The Impact of Utility Balance and Endogeneity in Conjoint Analysis
AbstractAdaptive metric utility balance is at the heart of one of the most widely used and studied methods for conjoint analysis. We use formal models, simulations, and empirical data to suggest that adaptive metric utility balance leads to partworth estimates that are relatively biased—smaller partworths are upwardly biased relative to larger partworths. Such relative biases could lead to erroneous managerial decisions. Metric utility-balanced questions are also more likely to be inefficient and, in one empirical example, contrary to popular wisdom, lead to response errors that are at least as large as nonadaptive orthogonal questions. We demonstrate that this bias is because of endogeneity caused by a “winner’s curse.” Shrinkage estimates do not mitigate these biases. Combined with adaptive metric utility balance, shrinkage estimates of heterogeneous partworths are biased downward relative to homogeneous partworths. Although biases can affect managerial decisions, our data suggest that, empirically, biases and inefficiencies are of the order of response errors. We examine viable alternatives to metric utility balance that researchers can use without biases or inefficiencies to retain the desired properties of (1) individual-level adaptation and (2) challenging questions.
Download InfoIf you experience problems downloading a file, check if you have the proper application to view it first. In case of further problems read the IDEAS help page. Note that these files are not on the IDEAS site. Please be patient as the files may be large.
Bibliographic InfoArticle provided by INFORMS in its journal Marketing Science.
Volume (Year): 24 (2005)
Issue (Month): 3 (August)
conjoint analysis; efficient question design; adaptive question design; Internet market research; e-commerce; product development;
You can help add them by filling out this form.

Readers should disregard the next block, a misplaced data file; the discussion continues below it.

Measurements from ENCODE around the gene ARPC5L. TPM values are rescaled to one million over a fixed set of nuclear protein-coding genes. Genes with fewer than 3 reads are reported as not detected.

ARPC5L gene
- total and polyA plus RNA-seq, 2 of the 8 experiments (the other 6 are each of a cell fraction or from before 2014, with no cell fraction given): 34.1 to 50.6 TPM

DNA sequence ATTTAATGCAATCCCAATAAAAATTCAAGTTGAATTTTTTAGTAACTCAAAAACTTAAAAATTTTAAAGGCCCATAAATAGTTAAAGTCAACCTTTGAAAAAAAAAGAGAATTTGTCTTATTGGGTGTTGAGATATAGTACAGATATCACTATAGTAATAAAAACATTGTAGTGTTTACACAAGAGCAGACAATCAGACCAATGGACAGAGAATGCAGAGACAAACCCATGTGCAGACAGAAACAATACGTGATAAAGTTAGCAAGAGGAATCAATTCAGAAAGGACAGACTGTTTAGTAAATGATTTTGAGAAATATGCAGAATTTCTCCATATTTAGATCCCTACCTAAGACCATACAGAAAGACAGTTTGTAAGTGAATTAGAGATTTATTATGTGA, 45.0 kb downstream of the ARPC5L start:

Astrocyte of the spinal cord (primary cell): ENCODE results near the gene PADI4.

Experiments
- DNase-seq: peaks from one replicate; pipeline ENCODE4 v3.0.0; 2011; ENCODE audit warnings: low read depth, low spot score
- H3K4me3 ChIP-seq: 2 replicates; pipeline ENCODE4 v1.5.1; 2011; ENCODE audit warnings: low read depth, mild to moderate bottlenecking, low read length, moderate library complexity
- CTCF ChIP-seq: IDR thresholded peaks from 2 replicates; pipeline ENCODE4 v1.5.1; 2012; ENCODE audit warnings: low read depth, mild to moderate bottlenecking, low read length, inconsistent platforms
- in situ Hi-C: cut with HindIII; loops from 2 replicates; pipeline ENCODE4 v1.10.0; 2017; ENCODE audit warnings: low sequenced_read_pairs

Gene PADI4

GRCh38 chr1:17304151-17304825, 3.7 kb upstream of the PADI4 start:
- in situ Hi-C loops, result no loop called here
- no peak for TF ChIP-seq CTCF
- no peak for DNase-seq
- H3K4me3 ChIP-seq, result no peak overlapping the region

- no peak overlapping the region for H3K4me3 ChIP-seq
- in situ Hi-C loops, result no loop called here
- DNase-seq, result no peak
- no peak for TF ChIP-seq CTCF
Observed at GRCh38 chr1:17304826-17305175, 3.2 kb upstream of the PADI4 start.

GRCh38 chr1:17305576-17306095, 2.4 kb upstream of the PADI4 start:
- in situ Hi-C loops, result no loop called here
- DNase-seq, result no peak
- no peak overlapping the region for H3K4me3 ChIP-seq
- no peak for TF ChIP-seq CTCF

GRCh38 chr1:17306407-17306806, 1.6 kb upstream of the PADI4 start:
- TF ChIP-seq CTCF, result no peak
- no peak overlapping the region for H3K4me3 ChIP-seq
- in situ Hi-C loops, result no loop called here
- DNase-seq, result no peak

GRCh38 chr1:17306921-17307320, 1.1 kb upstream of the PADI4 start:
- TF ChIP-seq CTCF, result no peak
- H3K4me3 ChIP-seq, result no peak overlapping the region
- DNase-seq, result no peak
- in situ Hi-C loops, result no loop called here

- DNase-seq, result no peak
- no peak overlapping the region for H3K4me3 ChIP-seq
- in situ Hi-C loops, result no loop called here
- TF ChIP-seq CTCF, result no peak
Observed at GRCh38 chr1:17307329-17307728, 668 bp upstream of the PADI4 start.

CitEc Project, subscribe to its RSS feed for this item.
- David Hensher & Sean Puckett & John Rose, 2007. "Extending stated choice analysis to recognise agent-specific attribute endogeneity in bilateral group negotiation and choice: a think piece," Transportation, Springer, vol. 34(6), pages 667-679, November.
- Srinivasan, V. "Seenu" & Netzer, Oded, 2007. "Adaptive Self-Explication of Multi-attribute Preferences," Research Papers 1979, Stanford University, Graduate School of Business.
- Gensler, Sonja & Hinz, Oliver & Skiera, Bernd & Theysohn, Sven, 2012. "Willingness-to-pay estimation with choice-based conjoint analysis: Addressing extreme response behavior with individually adapted designs," European Journal of Operational Research, Elsevier, vol. 219(2), pages 368-378.
- Campbell, Danny & Doherty, Edel & Gibson, Vikki, 2011. "Choosing ‘buy none’ in food choice analysis: the role of utility balance," 85th Annual Conference, April 18-20, 2011, Warwick University, Coventry, UK 108951, Agricultural Economics Society.
For technical questions regarding this item, or to correct its authors, title, abstract, bibliographic or download information, contact: (Mirko Janc).
If you have authored this item and are not yet registered with RePEc, we encourage you to do it here. This allows to link your profile to this item. It also allows you to accept potential citations to this item that we are uncertain about.
If references are entirely missing, you can add them using this form.
If the full references list an item that is present in RePEc, but the system did not link to it, you can help with this form.
If you know of missing items citing this one, you can help us creating those links by adding the relevant references in the same way as above, for each refering item. If you are a registered author of this item, you may also want to check the "citations" tab in your profile, as there may be some citations waiting for confirmation.
Please note that corrections may take a couple of weeks to filter through the various RePEc services.